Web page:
SMDP Homomorphisms: An Algebraic Approach to Abstraction in SemiMarkov Decision Processes
, 2003
"... To operate effectively in complex environments learning agents require the ability to selectively ignore irrelevant details and form useful abstractions. ..."
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Cited by 52 (9 self)
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To operate effectively in complex environments learning agents require the ability to selectively ignore irrelevant details and form useful abstractions.
Relational reinforcement learning: An overview
 IN: PROCEEDINGS OF THE ICML’04 WORKSHOP ON RELATIONAL REINFORCEMENT LEARNING
, 2004
"... Relational Reinforcement Learning (RRL) is both a young and an old eld. In this paper, we trace the history of the eld to related disciplines, outline some current work and promising new directions, and survey the research issues and opportunities that lie ahead. ..."
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Cited by 40 (3 self)
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Relational Reinforcement Learning (RRL) is both a young and an old eld. In this paper, we trace the history of the eld to related disciplines, outline some current work and promising new directions, and survey the research issues and opportunities that lie ahead.
Feature reinforcement learning: Part I. Unstructured MDPs
 Journal of General Artificial Intelligence
, 2009
"... www.hutter1.net Generalpurpose, intelligent, learning agents cycle through sequences of observations, actions, and rewards that are complex, uncertain, unknown, and nonMarkovian. On the other hand, reinforcement learning is welldeveloped for small finite state Markov decision processes (MDPs). Up ..."
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Cited by 23 (9 self)
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www.hutter1.net Generalpurpose, intelligent, learning agents cycle through sequences of observations, actions, and rewards that are complex, uncertain, unknown, and nonMarkovian. On the other hand, reinforcement learning is welldeveloped for small finite state Markov decision processes (MDPs). Up to now, extracting the right state representations out of bare observations, that is, reducing the general agent setup to the MDP framework, is an art that involves significant effort by designers. The primary goal of this work is to automate the reduction process and thereby significantly expand the scope of many existing reinforcement learning algorithms and the agents that employ them. Before we can think of mechanizing this search for suitable MDPs, we need a formal objective criterion. The main contribution of this article is to develop such a criterion. I also integrate the various parts into one learning algorithm. Extensions to more realistic dynamic Bayesian networks are developed in Part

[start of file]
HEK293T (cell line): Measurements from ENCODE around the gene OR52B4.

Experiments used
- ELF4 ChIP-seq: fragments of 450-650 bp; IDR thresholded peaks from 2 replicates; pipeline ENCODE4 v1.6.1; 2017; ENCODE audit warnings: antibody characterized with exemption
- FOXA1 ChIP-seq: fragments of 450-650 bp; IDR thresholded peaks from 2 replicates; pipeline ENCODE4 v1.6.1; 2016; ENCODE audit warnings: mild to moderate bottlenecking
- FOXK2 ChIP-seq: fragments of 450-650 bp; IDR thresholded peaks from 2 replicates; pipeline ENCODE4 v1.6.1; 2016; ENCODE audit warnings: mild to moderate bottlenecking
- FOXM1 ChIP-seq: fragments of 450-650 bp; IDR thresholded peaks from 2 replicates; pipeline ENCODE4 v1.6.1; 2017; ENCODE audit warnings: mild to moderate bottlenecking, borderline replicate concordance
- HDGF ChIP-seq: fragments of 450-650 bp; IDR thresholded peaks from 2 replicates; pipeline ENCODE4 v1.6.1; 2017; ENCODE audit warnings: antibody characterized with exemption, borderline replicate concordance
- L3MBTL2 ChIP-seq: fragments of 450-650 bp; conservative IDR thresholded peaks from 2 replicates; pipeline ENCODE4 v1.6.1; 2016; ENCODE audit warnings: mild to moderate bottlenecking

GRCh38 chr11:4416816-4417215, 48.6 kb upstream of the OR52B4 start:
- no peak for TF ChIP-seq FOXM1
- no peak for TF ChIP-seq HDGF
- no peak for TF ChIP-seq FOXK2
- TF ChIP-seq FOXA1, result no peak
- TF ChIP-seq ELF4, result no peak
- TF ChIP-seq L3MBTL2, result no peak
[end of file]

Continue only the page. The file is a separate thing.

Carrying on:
A unifying framework for computational reinforcement learning theory
, 2009
"... Computational learning theory studies mathematical models that allow one to formally analyze and compare the performance of supervisedlearning algorithms such as their sample complexity. While existing models such as PAC (Probably Approximately Correct) have played an influential role in understand ..."
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Cited by 23 (7 self)
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Computational learning theory studies mathematical models that allow one to formally analyze and compare the performance of supervisedlearning algorithms such as their sample complexity. While existing models such as PAC (Probably Approximately Correct) have played an influential role in understanding the nature of supervised learning, they have not been as successful in reinforcement learning (RL). Here, the fundamental barrier is the need for active exploration in sequential decision problems. An RL agent tries to maximize longterm utility by exploiting its knowledge about the problem, but this knowledge has to be acquired by the agent itself through exploring the problem that may reduce shortterm utility. The need for active exploration is common in many problems in daily life, engineering, and sciences. For example, a Backgammon program strives to take good moves to maximize the probability of winning a game, but sometimes it may try novel and possibly harmful moves to discover how the opponent reacts in the hope of discovering a better gameplaying strategy. It has been known since the early days of RL that a good tradeoff between exploration and exploitation is critical for the agent to learn fast (i.e., to reach nearoptimal strategies